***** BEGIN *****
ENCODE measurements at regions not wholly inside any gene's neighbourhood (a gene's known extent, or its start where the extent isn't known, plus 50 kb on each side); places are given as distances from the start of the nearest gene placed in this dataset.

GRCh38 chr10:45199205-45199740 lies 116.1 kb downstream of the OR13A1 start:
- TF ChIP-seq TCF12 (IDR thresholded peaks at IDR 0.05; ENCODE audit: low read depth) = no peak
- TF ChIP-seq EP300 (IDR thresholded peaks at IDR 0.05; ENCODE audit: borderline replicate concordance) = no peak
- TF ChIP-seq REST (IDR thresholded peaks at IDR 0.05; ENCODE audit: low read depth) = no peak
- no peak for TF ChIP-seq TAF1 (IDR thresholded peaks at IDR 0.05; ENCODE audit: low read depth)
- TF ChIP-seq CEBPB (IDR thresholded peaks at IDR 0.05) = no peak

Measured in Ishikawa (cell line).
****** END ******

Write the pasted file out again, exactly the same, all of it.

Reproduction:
ENCODE measurements at regions not wholly inside any gene's neighbourhood (a gene's known extent, or its start where the extent isn't known, plus 50 kb on each side); places are given as distances from the start of the nearest gene placed in this dataset.

GRCh38 chr10:45199205-45199740 lies 116.1 kb downstream of the OR13A1 start:
- TF ChIP-seq TCF12 (IDR thresholded peaks at IDR 0.05; ENCODE audit: low read depth) = no peak
- TF ChIP-seq EP300 (IDR thresholded peaks at IDR 0.05; ENCODE audit: borderline replicate concordance) = no peak
- TF ChIP-seq REST (IDR thresholded peaks at IDR 0.05; ENCODE audit: low read depth) = no peak
- no peak for TF ChIP-seq TAF1 (IDR thresholded peaks at IDR 0.05; ENCODE audit: low read depth)
- TF ChIP-seq CEBPB (IDR thresholded peaks at IDR 0.05) = no peak

Measured in Ishikawa (cell line).